VENTRELLA: How do you personally create a new fantasy world, with its own rules? In other words, how much planning and background information do you write?

HUFF: When I create a new fantasy world I need a map so I know the climate, the type of food, the industry, the type of farming, the housing needs. I need to know what time of year it is. I need to know what the religon is, and I need to work out the profanity. Most profanity is very tied to religion and is often the hardest thing to come up with in a created world.

VENTRELLA: What do you bring to the genre that other similar books miss? In other words, what is different about your books?

HUFF: Well, I don’t take myself or the genre (or various) subgenre too seriously while still respecting my readers, but I’m not the only one. I like kick ass women and witty repartee, so that’s going to be included every time. I guess the big thing that’s different about my books, is that I’ve written them…

VENTRELLA: Many aspiring authors get conned by self-publishers who pretend not to be, or by “editors” who do little more than proofreading for a large fee. How does one avoid these scams?

HUFF: They’re not hard to avoid. Publishers and editors pay you — you’re creating the product. If you’re paying them, it’s a scam.

VENTRELLA: Besides “keep writing” what specific advise would you give an aspiring author?

HUFF: Put a third of every check you receive into a separate tax account. Sure, it won’t matter for years but there will come a day when you’re actually making a living wage and the goverment will want a surprising amount of it. If you’re Canadian, you have to pay both halves of the Canada Pension Plan and that’s a surprise when it hits the first time, believe me. It’s best to remember that you’re essentially a small business all year long, not just in April.

Remember that publishers, editors, and agents all talk to each other. They will talk about you. You don’t have to be a saint, but don’t be an ass. If you get a reputation as being unprofessional or hard to work with, it won’t matter if you have all the talent in the world.

And speaking of talent, discipline matters more. I guarentee that more disciplined people with minimal talent are published than talented people with minimal discipline.

Write subjectively. Edit objectively.

Have fun.

Interview with NY Times Bestselling Author Rachel Caine

MICHAEL A. VENTRELLA: I’m pleased to be interviewing NY Times bestselling author Rachel Caine. Rachel has the Morganville Vampires series, Weather Warden series, and the Outcast Season series, as well as writing paranormal romantic action/adventure and many other genres. Rachel will be the Guest of Honor at Ravencon next weekend (April 9 – 11, 2010) where I am a mere minor guest! Her web page is here.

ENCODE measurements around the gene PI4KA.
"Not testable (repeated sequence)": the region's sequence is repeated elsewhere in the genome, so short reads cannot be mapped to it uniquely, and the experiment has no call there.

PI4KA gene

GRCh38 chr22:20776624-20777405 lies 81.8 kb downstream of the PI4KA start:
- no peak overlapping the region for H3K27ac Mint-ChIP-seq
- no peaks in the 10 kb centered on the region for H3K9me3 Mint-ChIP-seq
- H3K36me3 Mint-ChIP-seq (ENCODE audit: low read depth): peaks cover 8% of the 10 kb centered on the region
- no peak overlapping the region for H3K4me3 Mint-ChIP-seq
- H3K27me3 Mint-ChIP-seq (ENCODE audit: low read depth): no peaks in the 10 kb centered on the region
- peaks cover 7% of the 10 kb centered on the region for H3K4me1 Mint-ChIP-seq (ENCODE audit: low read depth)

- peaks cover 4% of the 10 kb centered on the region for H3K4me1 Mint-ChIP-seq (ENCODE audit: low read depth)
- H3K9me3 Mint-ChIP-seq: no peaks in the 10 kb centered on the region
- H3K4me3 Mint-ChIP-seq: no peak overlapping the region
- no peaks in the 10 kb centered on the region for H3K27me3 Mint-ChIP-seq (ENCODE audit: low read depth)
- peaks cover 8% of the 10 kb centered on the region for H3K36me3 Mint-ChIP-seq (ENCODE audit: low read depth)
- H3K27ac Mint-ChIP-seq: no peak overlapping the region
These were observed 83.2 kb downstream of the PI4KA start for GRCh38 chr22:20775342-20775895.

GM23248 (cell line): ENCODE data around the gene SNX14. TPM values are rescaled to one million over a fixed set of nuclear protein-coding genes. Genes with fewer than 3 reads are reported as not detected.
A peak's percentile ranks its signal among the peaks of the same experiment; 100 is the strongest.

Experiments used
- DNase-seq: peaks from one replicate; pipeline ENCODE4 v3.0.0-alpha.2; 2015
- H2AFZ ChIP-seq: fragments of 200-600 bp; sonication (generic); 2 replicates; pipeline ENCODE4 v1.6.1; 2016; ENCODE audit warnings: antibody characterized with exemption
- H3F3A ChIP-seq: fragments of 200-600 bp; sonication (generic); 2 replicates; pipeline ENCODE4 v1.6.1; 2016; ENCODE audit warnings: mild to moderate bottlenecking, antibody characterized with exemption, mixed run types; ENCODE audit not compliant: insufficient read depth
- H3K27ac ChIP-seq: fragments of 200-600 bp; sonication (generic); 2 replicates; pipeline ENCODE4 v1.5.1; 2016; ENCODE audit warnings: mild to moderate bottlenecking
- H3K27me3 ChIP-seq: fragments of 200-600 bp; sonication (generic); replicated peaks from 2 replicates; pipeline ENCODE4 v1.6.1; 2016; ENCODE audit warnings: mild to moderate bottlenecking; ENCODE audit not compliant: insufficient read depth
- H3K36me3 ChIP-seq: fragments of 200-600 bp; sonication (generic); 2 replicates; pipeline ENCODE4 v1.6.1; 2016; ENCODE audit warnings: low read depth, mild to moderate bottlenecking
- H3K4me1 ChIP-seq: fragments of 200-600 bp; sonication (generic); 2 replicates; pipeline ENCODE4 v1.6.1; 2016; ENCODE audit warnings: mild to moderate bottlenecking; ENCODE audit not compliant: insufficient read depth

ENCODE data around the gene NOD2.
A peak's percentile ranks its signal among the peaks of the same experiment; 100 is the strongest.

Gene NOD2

Rachel, what is it that makes a novel a “young adult” novel?

RACHEL CAINE: The way I look at it, it’s purely a matter of the age of the central characters. My four main characters are ages 17, 18 and 19 now, and as with all characters, their ages and life experience shape the events of the book. So it’s not that I deliberately target the audience … it’s that I think in order to be faithful to the characters and the story, it should naturally appeal to a young adult audience. (Although I have plenty of adult readers of this series as well.)

VENTRELLA: It seems like you have a new book out every month! How do you manage to be so prolific?

CAINE: Ha, I don’t think it’s *every* month. But definitely 3 or 4 a year, that’s true. Most of that’s driven by the YA series (Morganville Vampires) because the schedule for that is we’re publishing one every six months vs. a year for the adult novels (Weather Warden and Outcast Season). But when you add it all together, three series going at the same time does tend to add up fast.

I think I’m lucky that I really enjoy writing to tight deadlines (generally) — it’s been a really great balance against my sometimes stressful day job.

VENTRELLA: There is an ironic balance that has to be met when writing about the supernatural, in that it has to be rooted in reality to be believable. How have you made decisions about integrating the real with fantasy?

CAINE: I’m going to shamelessly quote Jim Butcher, who once said that in order to have urban fantasy that feels realistic you need to have about as much “real” as you do “fantasy.” I believe that’s true … If you look at the success of the movie “Hellboy”, I think that first film achieved a wonderful balance in that area. Sure, you’ve got a big red devil guy running around fighting monsters, but there’s so much real world complication that it makes it all that much funnier and more outrageous. I thought that in the second film, good as it was, they forgot that balance, and slid it to about 75% fantasy, 25% real world … and I think it wasn’t as strong as the first.

So I try to balance my fantastic elements with the fact that everybody, even supernaturally gifted people, have to worry about bills and dry cleaning and child care. 🙂

VENTRELLA: What is it about vampires that attracts such attention these days? Do you think this is just a trend? (I hope not, since my third novel will be a vampire book …)